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Comme un village méditerranéen: postcolonial North African Jewish de- and re-racialization in Sarcelles


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Built from nothing on the Parisian periphery in the 1950s, the neighbourhood known as Les Flanades in Sarcelles is perhaps the single largest North African Jewish urban space in France. Though heavily policed since 2000, Les Flanades had been free from violence. However, on 20 July 2014, violence erupted close to the central synagogue (known as la grande syna’) during a banned pro-Palestinian march. The violence pitted protestors and residents against one another in a schematic Israel v. Palestine frame leading to confrontations between many descendants of North African Jews and Muslims. Using that moment as a strong indicator of a broken solidarity/affinity between people of North African descent, Everett’s article traces a process of de-racialization, amongst Jews in Les Flanades, through the use of place names. North African Jewish residents use the local names of first-, second- and third-generation residents for their neighbourhood, ranging from from Bab El-Oued (a suburb of Algiers), via un village méditerranéen (a Mediterranean village), to la petite Jérusalem (little Jerusalem). Using the lens of postcolonial and racialization theory—a lens seldomly applied to France, and even less so to Jews in France—and a hybrid methodology that combines ethnography with discursive and genealogical analyses, Everett traces the unevenness of solidarity/affinity between Muslim and Jewish French citizens of North African descent and the messy production of de-racialization. This approach involves looking at shifting landscapes and changing dynamics of demography, religiosity and security and describing some tendencies that resist these changes consciously or not. Examples include the re-appropriation of Arabic para-liturgy and an encounter with a lawyer from Sarcelles who has taken a stand in prominent racialized public legal contests.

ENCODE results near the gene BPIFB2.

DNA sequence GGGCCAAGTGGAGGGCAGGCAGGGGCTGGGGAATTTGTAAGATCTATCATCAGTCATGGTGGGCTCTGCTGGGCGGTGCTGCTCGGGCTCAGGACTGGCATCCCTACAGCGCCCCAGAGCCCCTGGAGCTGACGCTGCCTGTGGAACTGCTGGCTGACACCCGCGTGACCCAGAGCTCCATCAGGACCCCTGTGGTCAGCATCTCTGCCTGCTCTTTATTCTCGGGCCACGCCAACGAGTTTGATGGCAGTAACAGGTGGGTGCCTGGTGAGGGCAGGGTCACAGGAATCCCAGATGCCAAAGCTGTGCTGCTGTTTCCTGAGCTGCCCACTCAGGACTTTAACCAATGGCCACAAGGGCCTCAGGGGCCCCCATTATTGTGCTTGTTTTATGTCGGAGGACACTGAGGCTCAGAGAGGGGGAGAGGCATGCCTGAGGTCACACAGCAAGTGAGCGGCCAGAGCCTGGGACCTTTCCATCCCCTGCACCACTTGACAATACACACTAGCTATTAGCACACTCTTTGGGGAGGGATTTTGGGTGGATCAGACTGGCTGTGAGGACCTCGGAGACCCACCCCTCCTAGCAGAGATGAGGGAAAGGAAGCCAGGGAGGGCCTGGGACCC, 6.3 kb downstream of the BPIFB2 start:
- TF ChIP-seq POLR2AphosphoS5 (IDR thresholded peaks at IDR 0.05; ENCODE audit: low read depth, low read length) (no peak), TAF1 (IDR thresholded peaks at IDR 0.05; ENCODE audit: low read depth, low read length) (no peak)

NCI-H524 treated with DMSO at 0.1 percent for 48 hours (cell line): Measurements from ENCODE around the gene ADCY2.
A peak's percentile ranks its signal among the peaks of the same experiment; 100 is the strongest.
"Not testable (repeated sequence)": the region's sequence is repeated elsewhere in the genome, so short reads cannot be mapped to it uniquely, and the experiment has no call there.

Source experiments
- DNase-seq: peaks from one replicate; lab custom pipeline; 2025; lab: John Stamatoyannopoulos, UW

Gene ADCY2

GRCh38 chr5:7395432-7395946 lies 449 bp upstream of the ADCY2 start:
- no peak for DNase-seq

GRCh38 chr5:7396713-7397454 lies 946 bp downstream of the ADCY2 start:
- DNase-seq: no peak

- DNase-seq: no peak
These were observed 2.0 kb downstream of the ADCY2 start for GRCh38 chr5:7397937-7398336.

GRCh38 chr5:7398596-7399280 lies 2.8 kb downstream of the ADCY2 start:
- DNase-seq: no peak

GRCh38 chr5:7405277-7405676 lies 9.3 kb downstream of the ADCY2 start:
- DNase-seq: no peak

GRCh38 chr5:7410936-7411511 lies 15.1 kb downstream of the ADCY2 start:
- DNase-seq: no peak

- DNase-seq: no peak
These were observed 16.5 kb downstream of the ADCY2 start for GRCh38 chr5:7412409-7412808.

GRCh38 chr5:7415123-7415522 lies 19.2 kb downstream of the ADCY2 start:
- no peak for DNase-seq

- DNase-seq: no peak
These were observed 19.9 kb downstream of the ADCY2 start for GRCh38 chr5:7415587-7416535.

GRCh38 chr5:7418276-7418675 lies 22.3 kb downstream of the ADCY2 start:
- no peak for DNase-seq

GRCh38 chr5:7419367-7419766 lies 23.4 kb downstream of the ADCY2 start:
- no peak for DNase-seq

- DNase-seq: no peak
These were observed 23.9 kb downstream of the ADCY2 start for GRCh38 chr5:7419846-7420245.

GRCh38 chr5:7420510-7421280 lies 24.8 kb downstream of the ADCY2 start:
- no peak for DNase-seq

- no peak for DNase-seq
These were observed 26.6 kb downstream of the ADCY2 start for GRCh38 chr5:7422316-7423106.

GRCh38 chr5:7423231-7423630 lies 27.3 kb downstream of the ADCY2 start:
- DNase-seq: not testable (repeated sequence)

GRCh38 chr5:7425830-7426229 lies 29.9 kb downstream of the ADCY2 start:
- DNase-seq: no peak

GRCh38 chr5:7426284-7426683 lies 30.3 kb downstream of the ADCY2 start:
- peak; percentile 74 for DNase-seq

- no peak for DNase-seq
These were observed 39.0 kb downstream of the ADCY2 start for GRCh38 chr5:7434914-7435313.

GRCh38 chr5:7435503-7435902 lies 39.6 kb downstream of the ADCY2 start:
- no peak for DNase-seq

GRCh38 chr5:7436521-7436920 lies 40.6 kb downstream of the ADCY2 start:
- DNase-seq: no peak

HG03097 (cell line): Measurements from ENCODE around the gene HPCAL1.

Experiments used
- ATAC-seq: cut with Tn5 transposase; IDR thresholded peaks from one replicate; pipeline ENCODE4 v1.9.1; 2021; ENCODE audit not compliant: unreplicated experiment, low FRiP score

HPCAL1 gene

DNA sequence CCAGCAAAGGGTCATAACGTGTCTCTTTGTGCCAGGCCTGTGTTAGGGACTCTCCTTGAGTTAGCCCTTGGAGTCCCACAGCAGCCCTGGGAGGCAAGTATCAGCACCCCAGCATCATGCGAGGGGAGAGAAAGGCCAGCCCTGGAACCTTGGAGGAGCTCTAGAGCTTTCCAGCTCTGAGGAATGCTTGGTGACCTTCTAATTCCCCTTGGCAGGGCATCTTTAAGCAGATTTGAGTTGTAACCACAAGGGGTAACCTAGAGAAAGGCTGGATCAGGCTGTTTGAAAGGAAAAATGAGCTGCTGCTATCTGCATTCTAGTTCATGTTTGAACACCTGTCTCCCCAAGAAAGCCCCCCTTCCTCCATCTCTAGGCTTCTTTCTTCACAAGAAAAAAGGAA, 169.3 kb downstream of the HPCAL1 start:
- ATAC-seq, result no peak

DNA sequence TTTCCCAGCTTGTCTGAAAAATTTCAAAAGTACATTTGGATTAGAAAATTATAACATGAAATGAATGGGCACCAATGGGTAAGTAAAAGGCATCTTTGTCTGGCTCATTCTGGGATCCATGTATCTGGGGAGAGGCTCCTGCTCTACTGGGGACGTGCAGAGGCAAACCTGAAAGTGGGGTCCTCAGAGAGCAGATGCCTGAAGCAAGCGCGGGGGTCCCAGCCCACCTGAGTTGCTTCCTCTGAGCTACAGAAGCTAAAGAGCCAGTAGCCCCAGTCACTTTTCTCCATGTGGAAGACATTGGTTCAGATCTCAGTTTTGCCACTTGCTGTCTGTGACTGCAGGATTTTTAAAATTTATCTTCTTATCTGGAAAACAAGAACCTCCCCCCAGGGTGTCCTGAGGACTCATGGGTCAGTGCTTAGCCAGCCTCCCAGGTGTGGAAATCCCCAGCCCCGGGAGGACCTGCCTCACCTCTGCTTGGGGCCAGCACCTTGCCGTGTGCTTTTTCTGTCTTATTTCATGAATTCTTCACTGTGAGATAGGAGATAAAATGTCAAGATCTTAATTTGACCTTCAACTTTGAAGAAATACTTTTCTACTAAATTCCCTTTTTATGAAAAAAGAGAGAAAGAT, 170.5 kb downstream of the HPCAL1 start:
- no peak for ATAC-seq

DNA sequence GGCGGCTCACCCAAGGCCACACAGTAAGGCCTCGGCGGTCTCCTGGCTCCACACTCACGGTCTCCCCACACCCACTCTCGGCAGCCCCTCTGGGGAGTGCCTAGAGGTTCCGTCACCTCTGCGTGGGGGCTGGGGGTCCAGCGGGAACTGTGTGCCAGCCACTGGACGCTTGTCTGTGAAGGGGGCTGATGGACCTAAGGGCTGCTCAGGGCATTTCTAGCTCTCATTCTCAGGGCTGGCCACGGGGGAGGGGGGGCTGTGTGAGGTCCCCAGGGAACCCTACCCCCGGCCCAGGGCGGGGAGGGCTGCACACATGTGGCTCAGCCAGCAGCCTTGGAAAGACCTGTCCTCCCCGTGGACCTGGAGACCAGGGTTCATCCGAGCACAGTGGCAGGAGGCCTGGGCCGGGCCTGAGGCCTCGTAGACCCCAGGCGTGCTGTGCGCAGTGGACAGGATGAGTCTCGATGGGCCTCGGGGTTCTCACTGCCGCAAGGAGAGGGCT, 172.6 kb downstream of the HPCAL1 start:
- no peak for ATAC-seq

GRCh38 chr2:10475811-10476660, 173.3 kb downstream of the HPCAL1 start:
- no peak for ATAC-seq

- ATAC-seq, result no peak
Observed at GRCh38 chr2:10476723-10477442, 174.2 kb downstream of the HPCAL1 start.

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This is an Open Access article distributed under the terms of the Creative Commons Attribution License (http://creativecommons.org/licenses/by/4.0/), which permits unrestricted use, distribution, and reproduction in anymedium, provided the original work is properly cited. The terms on which this article has been published allowthe posting of the Accepted Manuscript in a repository by the author(s) or with their consent.

Bibliographic Information

Everett, Samuel Sami Comme un village méditerranéen: postcolonial North African Jewish de- and re-racialization in Sarcelles. Patterns of Prejudice. 2024: 39-60.  https://archive.jpr.org.uk/10.1080/0031322X.2023.2246302